Chocolate Raspberry Napoleons With Raspberry Mascarpone Cream

February 22, 2008


The Viking Dinner Yurt in Park City, Utah

Yurts are portable, tent-like structures used for centuries by Mongolian nomads in the steppes of Central Asia. Yurts are also a God-send for cross-country skiers in the mountainous American West, providing trail-side lodging (and some include full catering!) for hikers or — in winter– cross country skiers. In most cases, this means one only has to carry one’s clothing from yurt to yurt, and sometimes even this service can be provided. 

There is beautiful skiing this time of year in the Minnesota Boundary Waters, if Sam and Harry don’t mind doing some of the cooking.  Après ski, Sam would be fully justified in using as much butter as she’d like!  For a considerable step up in luxury, the Blue Moon Yurt in McCall, Idaho offers a 5-course gourmet dinner, while at the Viking Dinner Yurt in Utah (elevation: 8000 feet!), Sam and Harry could feast on an elegant, Scandanavian-style dinner.  The Viking’s award-winning menu often features a scrumptious soft-berry dessert, and the whole deal (including the chef) arrives via snowmobile! – Almostgotit

INGREDIENTS

Chocolate Layers:
8 ounces bittersweet or semisweet chocolate, chopped

Raspberry Mascarpone Cream:
1 – 8 ounce container mascarpone cheese* or 8 ounce package cream cheese (room temp)
¼ cup sugar
2 Tablespoons Framboise (or other raspberry liqueur)
1 cup chilled heavy whipping cream

Red Raspberry Puree:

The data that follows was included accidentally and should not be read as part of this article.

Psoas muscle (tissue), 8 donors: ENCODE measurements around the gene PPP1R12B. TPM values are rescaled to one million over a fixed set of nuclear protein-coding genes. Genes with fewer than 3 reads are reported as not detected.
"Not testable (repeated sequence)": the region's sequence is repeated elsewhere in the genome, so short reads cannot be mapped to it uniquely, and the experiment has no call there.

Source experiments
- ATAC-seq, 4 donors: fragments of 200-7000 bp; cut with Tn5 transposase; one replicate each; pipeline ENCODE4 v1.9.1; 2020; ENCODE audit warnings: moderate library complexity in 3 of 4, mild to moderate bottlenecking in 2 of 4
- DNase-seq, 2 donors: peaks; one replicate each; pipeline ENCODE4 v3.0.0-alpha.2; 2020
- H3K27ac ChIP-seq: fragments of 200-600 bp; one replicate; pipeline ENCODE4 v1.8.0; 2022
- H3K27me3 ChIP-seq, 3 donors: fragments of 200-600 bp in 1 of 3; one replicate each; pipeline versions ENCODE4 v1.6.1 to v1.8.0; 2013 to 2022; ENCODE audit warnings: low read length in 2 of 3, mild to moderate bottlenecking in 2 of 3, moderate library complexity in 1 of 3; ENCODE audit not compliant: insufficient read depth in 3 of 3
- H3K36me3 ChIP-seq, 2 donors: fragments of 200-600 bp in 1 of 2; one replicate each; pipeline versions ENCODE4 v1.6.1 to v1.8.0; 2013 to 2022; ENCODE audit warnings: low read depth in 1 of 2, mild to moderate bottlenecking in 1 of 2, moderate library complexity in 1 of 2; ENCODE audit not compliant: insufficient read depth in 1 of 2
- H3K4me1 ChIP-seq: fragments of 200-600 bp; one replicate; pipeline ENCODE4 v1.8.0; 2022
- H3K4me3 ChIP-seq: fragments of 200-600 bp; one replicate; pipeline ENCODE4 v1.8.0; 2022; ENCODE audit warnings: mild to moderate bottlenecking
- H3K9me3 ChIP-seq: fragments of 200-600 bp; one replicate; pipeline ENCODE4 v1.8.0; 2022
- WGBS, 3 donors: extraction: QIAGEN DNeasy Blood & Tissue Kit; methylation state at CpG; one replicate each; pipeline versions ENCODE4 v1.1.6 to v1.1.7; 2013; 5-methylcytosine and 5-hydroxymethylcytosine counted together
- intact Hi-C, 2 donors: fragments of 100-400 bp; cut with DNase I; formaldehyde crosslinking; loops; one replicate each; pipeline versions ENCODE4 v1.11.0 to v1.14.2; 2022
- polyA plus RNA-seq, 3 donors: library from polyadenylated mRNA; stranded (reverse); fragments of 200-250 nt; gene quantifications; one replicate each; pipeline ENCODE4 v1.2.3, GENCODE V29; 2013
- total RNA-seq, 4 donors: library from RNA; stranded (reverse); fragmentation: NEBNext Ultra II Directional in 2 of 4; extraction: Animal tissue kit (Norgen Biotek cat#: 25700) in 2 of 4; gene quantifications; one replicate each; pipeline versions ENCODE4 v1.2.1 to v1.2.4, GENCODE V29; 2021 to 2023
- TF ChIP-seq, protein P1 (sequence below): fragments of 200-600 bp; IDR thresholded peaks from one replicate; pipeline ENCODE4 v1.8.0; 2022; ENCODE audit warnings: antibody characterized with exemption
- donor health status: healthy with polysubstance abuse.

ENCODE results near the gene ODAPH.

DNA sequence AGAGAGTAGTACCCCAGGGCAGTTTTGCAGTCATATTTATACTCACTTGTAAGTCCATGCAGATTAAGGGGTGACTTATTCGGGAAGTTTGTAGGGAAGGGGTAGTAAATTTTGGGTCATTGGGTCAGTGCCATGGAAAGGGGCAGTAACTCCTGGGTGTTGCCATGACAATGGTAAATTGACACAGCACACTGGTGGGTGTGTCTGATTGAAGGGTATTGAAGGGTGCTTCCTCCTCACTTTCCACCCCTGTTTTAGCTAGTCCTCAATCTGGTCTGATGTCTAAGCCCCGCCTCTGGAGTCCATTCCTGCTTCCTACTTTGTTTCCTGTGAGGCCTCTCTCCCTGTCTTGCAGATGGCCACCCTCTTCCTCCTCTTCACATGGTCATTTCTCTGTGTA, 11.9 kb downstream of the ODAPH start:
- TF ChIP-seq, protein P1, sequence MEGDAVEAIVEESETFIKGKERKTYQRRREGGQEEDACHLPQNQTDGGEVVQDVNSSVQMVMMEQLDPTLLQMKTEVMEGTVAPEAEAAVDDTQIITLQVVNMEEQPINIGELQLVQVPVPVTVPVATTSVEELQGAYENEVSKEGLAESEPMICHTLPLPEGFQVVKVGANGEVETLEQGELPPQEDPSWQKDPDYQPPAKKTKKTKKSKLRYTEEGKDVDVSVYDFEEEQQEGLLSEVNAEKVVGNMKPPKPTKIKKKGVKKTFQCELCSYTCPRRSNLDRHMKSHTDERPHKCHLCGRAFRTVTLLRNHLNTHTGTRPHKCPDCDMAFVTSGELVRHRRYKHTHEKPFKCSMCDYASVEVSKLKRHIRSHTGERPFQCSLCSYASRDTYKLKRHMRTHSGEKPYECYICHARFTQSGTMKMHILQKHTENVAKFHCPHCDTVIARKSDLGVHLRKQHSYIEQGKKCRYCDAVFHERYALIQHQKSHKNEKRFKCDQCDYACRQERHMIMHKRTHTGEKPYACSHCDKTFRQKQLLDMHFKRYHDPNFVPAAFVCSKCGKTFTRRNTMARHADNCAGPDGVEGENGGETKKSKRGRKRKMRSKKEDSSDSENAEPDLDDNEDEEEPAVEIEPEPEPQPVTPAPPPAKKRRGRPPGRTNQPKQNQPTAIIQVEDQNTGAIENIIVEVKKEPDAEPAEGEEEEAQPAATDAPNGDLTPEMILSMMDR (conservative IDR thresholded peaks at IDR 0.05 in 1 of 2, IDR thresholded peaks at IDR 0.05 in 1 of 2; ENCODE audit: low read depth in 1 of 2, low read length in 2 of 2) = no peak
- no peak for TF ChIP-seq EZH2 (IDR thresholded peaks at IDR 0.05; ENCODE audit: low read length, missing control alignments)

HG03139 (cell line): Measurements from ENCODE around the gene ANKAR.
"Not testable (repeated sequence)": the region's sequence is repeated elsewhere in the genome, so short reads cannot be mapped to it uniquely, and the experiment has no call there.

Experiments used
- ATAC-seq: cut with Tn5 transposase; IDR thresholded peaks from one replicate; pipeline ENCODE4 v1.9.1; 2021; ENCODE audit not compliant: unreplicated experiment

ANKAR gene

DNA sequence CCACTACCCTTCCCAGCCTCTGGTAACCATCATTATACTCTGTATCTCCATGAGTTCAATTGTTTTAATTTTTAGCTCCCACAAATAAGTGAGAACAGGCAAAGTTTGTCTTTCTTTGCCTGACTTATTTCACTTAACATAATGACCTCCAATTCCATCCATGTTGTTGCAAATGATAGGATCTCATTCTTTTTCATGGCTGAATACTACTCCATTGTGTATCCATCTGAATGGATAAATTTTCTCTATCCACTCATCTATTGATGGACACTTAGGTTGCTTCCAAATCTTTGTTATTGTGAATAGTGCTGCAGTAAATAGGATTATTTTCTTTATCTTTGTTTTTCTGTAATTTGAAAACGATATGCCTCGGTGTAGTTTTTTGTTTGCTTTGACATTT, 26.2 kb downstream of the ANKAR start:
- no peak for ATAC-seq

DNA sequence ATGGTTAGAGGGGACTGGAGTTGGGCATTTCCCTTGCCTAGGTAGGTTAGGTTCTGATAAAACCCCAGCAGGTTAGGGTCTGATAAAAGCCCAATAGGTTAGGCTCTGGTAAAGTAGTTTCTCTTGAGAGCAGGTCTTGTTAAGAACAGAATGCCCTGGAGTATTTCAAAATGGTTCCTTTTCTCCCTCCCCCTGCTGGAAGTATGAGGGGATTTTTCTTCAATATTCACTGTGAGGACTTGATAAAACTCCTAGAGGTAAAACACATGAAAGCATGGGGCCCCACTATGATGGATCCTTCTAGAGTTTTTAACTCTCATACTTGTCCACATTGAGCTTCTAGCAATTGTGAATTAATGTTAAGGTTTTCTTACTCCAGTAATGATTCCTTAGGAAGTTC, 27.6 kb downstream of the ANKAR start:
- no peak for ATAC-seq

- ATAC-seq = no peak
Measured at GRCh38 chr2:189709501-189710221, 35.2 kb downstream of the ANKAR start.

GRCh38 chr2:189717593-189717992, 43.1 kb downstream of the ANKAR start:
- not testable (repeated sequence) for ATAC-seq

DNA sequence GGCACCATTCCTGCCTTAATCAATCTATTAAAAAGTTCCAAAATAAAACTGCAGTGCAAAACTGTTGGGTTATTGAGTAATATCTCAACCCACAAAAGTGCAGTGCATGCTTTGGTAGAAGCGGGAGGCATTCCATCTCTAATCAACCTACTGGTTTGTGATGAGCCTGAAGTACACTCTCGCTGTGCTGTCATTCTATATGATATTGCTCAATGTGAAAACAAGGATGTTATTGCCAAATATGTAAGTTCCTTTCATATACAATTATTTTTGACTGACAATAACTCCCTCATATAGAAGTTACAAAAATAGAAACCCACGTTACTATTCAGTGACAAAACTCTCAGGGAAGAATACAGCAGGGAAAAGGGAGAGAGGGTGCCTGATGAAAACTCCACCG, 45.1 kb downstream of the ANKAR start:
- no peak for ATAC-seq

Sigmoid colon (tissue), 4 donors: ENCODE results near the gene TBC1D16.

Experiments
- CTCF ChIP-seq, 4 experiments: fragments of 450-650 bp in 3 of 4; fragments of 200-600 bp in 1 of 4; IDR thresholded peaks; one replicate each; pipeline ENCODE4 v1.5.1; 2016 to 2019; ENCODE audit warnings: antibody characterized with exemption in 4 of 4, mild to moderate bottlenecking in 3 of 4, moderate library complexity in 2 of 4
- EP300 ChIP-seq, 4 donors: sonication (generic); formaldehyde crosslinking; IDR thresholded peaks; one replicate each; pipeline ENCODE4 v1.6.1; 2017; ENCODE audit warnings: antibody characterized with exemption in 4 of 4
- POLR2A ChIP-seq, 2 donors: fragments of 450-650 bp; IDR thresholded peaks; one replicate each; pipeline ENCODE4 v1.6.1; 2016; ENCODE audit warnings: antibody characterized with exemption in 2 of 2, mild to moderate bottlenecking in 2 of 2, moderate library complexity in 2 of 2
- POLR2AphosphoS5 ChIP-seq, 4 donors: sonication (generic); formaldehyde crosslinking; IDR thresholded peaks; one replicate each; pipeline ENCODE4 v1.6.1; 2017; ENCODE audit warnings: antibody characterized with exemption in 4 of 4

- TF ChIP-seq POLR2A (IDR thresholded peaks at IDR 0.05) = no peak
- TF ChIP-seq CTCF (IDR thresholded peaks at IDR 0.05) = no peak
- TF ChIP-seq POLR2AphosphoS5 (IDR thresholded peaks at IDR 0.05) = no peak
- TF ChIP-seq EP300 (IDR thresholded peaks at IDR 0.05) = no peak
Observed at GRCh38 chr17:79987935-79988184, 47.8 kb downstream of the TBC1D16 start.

2 cups whole frozen raspberries (about 8 ounces) thawed
2 Tablespoons Framboise (or other raspberry liqueur), may add more to taste
3 Tablespoons sugar
1 Tablespoon cornstarch

DIRECTIONS

For Chocolate Layers: 
Cover the bottom of a cookie sheet or jelly roll pan with foil, tucking ends under, making sure foil is tight.  Mark 15 x 9-inch rectangle on foil.  In top of double boiler set over barely simmering water, melt chocolate (do not allow bottom of pan to touch water) stirring until smooth, approximately 5-7 minutes.  Pour onto foil and spread quickly and evenly to the same thickness to cover rectangle; a pastry chef’s knife works best.  Chill in refrigerator until set but not hard, about 7 minutes.  With a sharp knife, cut chocolate rectangle lengthwise into three equal strips, each about three inches wide.  Cut each strip into six equal pieces, each about two and one-half inches wide.  Chill one hour.  (Can be made one week ahead.  Cover; keep refrigerated).

For Raspberry Mascarpone Cream: 
Beat mascarpone cheese, sugar and Framboise together in a medium bowl with an electric mixer.  Add half the cream and beat until soft peaks form.  Add the rest of the cream and beat until thick and stiff.  Cover and chill for one hour.

For Raspberry Puree: 
Place thawed raspberries in food processor or blender.  Strain through a fine sieve to remove seeds and place in small saucepan.  Stir sugar and cornstarch together and add to puree, along with the Framboise.  Heat, stirring until thickened and glossy.  Refrigerate until ready to use.  (Note: if puree is too cold it may be too thick to create decorative hearts—microwave for 30-40 seconds before use).

To Assemble Napoleons: 
Place one chocolate square on each of the six plates.  Spread with three tablespoons of the raspberry mascarpone cream mixture. Use a toothpick to dot edges of mascarpone cream with the raspberry puree.  Draw the toothpick through the center of each dot to slightly below center, to create a heart shape.  Top with another chocolate piece, spread mascarpone over, repeat with raspberry puree dots/hearts.  Top with last chocolate piece and finish with a dollop of mascarpone cream and garnish with fresh raspberries and/or puree and shaved chocolate.